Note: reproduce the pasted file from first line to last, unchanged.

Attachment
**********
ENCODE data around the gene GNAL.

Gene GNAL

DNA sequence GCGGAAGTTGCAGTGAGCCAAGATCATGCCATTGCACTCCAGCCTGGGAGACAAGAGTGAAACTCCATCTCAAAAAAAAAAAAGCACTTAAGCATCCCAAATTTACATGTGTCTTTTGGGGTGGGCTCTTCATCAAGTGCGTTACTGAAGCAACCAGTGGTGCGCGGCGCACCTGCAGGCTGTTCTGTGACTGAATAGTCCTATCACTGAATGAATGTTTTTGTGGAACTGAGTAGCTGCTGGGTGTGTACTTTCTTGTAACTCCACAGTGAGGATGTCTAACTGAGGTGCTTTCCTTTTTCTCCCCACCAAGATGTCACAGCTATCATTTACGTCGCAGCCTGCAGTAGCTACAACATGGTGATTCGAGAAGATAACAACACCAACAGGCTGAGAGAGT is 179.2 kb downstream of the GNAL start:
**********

ENCODE data around the gene GNAL.

Gene GNAL

DNA sequence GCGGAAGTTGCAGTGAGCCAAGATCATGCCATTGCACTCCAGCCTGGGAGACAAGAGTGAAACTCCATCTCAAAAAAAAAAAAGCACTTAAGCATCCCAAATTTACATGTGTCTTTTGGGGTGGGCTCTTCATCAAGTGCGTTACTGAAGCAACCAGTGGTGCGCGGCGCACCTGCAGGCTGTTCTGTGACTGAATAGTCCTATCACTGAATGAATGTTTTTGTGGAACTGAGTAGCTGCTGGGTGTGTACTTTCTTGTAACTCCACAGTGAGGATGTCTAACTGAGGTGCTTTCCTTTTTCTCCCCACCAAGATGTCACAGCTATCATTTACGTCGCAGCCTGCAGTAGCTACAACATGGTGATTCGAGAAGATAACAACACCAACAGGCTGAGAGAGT is 179.2 kb downstream of the GNAL start: